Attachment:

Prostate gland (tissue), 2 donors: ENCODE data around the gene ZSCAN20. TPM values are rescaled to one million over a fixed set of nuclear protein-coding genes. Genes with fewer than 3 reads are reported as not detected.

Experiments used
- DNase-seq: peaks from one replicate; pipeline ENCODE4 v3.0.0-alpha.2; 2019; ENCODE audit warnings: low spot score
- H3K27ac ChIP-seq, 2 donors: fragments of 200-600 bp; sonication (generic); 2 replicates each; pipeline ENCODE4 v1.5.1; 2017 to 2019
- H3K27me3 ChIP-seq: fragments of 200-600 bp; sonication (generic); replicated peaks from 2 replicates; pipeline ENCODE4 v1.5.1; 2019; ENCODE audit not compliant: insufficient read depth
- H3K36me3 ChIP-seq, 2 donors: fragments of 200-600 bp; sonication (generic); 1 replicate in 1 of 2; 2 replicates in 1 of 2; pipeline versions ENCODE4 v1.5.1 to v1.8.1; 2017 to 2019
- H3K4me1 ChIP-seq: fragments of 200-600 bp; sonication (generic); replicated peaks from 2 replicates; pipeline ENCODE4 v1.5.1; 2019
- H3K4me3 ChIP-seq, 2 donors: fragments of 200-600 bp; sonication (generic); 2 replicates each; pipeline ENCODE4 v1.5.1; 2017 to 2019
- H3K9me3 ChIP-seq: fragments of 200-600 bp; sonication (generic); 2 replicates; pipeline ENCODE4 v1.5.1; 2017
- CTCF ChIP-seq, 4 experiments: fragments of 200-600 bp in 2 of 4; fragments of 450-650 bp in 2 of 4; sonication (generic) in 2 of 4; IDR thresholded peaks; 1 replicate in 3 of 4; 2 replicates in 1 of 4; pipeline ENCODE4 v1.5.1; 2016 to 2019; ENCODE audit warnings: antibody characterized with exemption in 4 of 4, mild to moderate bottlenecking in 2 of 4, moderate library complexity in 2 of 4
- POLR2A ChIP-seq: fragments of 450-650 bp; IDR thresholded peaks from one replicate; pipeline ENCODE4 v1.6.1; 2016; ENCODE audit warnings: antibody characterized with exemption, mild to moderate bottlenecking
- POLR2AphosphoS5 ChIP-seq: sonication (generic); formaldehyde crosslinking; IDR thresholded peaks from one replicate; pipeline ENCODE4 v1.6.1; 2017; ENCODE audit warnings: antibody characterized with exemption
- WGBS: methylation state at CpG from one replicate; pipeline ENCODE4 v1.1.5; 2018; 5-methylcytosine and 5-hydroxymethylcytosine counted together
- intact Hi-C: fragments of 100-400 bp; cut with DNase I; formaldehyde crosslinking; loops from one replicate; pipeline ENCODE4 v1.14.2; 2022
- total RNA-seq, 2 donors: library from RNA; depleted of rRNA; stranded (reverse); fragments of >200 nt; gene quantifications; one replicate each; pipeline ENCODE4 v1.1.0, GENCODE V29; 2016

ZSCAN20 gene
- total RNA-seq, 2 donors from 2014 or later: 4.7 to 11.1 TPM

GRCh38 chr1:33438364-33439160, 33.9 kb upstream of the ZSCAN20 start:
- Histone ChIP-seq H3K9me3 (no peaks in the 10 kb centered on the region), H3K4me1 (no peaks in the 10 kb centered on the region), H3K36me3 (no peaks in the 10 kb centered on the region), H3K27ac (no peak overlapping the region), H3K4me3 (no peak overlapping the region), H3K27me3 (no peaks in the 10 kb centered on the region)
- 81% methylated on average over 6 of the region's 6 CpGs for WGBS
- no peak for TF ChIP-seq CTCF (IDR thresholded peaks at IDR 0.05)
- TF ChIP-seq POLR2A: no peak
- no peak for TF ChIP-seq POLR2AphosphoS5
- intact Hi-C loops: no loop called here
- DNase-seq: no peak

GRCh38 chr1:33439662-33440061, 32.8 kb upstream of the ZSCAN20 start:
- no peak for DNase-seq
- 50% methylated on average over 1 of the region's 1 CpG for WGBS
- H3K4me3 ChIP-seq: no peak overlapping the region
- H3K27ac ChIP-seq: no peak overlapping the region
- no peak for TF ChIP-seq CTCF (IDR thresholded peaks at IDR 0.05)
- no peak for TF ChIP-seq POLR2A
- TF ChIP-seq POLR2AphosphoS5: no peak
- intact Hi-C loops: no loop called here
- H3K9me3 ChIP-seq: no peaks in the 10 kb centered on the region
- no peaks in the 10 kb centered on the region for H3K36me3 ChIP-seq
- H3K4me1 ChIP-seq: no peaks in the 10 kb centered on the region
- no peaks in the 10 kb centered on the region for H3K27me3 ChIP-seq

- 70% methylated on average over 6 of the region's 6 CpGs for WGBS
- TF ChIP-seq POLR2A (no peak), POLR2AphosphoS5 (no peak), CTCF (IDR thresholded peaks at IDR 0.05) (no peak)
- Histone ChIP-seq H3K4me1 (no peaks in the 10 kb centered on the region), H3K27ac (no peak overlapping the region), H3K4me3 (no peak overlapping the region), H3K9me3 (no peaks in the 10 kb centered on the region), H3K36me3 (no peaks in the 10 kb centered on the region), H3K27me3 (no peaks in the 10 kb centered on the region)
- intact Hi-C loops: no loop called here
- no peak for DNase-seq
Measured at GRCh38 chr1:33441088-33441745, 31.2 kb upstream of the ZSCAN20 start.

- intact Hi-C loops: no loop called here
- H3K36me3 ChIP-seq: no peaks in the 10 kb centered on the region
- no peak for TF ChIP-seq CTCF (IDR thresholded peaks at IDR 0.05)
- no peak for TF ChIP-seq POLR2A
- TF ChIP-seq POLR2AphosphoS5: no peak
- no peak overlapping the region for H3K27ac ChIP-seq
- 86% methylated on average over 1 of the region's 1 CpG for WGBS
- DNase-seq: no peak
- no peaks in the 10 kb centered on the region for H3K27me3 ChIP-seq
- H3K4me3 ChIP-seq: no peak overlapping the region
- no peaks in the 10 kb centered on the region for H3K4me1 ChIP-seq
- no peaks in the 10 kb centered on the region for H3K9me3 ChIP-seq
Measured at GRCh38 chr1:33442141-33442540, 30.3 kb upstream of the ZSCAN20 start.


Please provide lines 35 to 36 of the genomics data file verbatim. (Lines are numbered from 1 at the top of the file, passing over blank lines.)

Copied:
- H3K9me3 ChIP-seq: no peaks in the 10 kb centered on the region
- no peaks in the 10 kb centered on the region for H3K36me3 ChIP-seq